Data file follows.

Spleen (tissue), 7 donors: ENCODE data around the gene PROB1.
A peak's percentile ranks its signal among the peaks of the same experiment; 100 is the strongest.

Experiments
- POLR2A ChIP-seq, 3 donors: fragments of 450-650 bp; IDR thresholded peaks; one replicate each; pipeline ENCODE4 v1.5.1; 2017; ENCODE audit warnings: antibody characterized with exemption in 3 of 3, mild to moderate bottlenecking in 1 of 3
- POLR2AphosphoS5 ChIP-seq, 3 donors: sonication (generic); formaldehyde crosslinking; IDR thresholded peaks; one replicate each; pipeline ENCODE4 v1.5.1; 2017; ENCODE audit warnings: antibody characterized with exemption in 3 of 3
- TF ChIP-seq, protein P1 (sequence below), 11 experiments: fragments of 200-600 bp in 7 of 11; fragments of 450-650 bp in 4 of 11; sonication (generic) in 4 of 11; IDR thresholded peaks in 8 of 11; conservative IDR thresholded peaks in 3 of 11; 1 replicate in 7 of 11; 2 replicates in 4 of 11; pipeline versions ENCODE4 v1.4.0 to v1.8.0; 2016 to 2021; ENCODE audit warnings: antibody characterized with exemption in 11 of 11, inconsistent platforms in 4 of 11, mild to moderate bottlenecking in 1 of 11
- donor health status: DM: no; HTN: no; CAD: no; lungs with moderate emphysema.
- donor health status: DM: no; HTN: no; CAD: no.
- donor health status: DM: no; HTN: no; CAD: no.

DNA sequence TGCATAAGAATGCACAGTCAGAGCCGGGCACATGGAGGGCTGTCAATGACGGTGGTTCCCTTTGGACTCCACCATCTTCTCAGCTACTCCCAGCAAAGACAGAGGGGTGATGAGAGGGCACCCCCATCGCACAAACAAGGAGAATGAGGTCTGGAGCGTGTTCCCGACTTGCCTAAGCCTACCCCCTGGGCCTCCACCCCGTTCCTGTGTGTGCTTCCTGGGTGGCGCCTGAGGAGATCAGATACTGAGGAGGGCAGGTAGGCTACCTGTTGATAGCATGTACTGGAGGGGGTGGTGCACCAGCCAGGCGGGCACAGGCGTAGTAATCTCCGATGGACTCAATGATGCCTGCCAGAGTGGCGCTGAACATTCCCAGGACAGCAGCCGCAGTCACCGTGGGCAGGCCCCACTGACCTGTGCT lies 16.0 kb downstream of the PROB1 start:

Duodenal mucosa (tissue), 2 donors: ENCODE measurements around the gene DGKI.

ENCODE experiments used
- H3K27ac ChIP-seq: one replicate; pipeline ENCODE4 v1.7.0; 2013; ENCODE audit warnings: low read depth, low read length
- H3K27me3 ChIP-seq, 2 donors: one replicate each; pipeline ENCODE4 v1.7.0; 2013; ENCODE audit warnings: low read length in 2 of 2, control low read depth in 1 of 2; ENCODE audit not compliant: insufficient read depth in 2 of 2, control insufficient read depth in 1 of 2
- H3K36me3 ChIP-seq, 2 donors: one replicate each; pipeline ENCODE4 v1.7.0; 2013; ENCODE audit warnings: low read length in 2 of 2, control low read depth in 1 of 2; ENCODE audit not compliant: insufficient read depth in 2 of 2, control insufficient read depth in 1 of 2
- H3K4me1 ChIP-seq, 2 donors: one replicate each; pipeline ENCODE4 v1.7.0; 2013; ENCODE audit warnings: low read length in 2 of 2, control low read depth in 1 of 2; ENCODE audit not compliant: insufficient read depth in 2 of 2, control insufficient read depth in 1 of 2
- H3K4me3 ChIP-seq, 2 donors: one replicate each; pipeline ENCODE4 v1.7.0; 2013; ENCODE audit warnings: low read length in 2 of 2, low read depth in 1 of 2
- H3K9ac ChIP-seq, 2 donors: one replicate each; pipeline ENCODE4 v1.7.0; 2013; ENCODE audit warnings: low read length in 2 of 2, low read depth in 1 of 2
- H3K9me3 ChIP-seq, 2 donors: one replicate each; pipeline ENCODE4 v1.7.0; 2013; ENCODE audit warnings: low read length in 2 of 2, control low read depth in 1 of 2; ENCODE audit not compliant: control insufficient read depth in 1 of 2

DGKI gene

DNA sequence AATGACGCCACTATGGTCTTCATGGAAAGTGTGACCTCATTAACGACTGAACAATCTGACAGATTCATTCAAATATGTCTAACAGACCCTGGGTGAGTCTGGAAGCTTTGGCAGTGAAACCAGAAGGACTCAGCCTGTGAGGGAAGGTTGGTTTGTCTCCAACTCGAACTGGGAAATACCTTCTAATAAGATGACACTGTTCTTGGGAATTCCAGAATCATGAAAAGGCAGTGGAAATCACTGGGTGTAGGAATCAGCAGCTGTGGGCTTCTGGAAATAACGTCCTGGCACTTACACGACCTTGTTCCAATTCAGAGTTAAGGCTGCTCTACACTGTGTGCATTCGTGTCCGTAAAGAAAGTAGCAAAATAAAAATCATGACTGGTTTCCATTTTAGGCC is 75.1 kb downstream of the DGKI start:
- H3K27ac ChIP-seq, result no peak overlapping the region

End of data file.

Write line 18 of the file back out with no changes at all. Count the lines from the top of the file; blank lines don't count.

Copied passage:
- H3K9ac ChIP-seq, 2 donors: one replicate each; pipeline ENCODE4 v1.7.0; 2013; ENCODE audit warnings: low read length in 2 of 2, low read depth in 1 of 2